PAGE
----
At first the two killings seem unrelated. The lonely call girl murdered on New York City's West Side had never met the prim schoolteacher slain across town in the far safer preserve of the city's Upper East Side. But someone has decapitated them both and switched their heads: a deed that is apparently its own motive, a crime as pointless as it was perfectly executed.
Detective Frank Janek immediately knows that he has entered the realm of a lethal madness. Middle-aged, divorced, a man centered solely on his work, Janek is practiced in piercing the minds of the criminals he pursues. In the absence of clues from the killer, he has only the awful symmetry of the crime to work with, only his own finely honed intuition. "This was a crime conceived in the shadows," he thinks, "There was precision in it, and passion. Concentrated rage and a love of order. A need to beautify. Even some strange, unfathomable, as yet uncatalogued species of love."
The challenge-to become as precise, as creative, as cold as his prey-begins to take its toll. The tenuous psychological thread leads Janek back into the unsettled past-- not only the killer's but his own. His own passion and rage and unresolved love. The love he bore for the man who trained him-a retired cop whose apparent suicide he has shied from investigating too closely, the passion for justice that has made him a marked man within the police fraternity. The rage he feels at ancient crimes that have finally burst into full and terrifying flower. And most of all, the new love he feels for the mysterious woman in whom all these strands of the past seem to converge. It is Janek's love for Caroline that leads him at last to a blinding vision of the purpose behind the grisly double homicide.
Too late, he realizes that the case of "Switched Heads" may only be the bait....
Kudos to Jeffrey Kafer for his superb reading! He captures perfectly the rueful middle-aged angst of my character, Frank Janek, as he goes about solving his greatest case. I'm hopeful that Mr. Kafer's will be reading the other two more books in my Janek series, "Wallflower" and "Mirror Maze" for Audible.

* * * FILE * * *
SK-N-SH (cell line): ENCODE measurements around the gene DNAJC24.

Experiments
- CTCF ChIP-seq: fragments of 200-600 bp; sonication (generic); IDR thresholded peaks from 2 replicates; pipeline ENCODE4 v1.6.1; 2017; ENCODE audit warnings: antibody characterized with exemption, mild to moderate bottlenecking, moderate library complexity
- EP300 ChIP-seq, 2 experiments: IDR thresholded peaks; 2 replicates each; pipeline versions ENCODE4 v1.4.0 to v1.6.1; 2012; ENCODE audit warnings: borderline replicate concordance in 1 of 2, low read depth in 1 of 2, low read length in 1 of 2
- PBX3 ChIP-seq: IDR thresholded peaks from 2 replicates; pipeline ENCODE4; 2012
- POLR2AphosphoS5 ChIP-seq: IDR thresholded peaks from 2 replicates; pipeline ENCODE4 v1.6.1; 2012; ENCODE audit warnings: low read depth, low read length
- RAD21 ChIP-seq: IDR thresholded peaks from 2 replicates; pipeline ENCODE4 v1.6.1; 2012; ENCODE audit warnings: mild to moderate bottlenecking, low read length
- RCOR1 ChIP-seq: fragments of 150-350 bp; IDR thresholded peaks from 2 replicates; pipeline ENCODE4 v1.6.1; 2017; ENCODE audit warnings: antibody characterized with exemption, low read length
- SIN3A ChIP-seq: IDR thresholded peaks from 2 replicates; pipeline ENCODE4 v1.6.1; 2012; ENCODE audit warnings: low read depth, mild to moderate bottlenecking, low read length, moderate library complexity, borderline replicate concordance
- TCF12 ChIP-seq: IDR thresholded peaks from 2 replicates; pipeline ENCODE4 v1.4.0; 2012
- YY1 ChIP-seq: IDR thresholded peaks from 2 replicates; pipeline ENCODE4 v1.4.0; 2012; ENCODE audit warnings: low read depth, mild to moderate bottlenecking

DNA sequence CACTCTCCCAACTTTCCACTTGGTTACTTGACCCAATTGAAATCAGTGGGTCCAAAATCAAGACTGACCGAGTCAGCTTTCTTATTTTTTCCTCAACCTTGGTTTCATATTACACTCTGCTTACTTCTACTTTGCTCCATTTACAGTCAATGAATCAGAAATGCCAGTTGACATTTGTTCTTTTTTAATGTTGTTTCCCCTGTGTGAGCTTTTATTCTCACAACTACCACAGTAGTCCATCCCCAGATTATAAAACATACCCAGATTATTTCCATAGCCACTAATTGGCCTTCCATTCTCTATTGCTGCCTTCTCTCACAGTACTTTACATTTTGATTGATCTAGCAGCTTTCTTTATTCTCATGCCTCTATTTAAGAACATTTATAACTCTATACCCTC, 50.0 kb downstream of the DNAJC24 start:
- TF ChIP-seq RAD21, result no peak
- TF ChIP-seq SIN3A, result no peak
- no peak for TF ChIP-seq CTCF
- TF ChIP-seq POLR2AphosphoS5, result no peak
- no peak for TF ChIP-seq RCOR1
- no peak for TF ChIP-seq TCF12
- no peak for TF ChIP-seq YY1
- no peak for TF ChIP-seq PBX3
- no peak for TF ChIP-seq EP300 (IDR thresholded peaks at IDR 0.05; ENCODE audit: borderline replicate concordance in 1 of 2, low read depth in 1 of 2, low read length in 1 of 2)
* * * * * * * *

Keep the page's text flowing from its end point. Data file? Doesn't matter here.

4 of 5 people found this review helpful
Would you try another book from William Bayer and/or Jeffrey Kafer?
Switch is a great psychological murder mystery. William Byers’s build up thrills with detailed real detective work. Plot explores twists suspense as story developed and getting better and better. Each character’s real and highly expressive. Never boring moment.
Well, the publishers summary is long enough to give every reader a pretty good idea of what this book is about, but it's a bit darker than I expected it to be.
The work worn, hard boiled middle aged detective, Janek, takes on a strange case, very strange indeed, it all begins at the funeral of retired detective Al DiMona. Al was Janeks' rabbi - cop slang for mentor - Al had committed suicide by "eating his gun". His death hit Janek hard, he had this feeling that he should look deeper into what drove his friend to do such a thing, especially as Lou, Als wife, had insisted to Janek that he had been working on something secretive prior to his death. At the funeral he sees a woman, she looks out of place, so he decides to introduce himself to Caroline. She tells him she was just a friend of Al, just came to say goodbye.
Before he leaves, he's told that Chief of Detectives Hart wants him to ride back with him, it's during this trip that Janek is given the "switched heads" case of the two murdered women. Seems two detectives were called out, one to each case, they got into a fight about who should investigate, so Chief Hart settled it by giving it to Janek.
This is where his head scratching begins, it's all so bizarre, everything about it just plain weird, how's a man to start? The first few chapters are compelling reading, then it gets a little dull, there's a lot of conversation, conjecture, what ifs. In truth, all probably quite realistic but it doesn't hold the attention quite so well as the first part of the story.
Then there's the mystery of Al, and this is where Caroline has the leading part, having fallen in love with her ( and pretty darned quick if you ask me) Janek discovers she has not been entirely truthful. By this time, it's all become very complicated!
Despite being a little dull in parts, the author does have a wonderful way with words, he describes a room and you are there, seeing it. There's a very poignant passage about Lou, describing her reaction when, whilst cleaning the bathroom she hears the shot, she knows, she just knows she is going to walk down the stairs and find the dead body of her husband Al.
Wonderful performance by Jeffrey Kafer, he has the perfect voice for Janek, he switches faultlessly from character to character, gender to gender and it's seamless. Easy to listen to with a good pace, there's a lot of emotion in this book, from overwrought Lou to angry, frustrated detectives. Then, of course, there's the cold, cold murderer! Jeffrey Kafer nails it.
This audiobook was gifted via Audioblast in return for this, my honest review.
1 of 2 people found this review helpful
Would you say that listening to this book was time well-spent? Why or why not?
Couldn't get past the foul language.
What was most disappointing about William Bayer’s story?
Any additional comments?
I wish books & audios had ratings like movies like R, PG, strong language, sexual content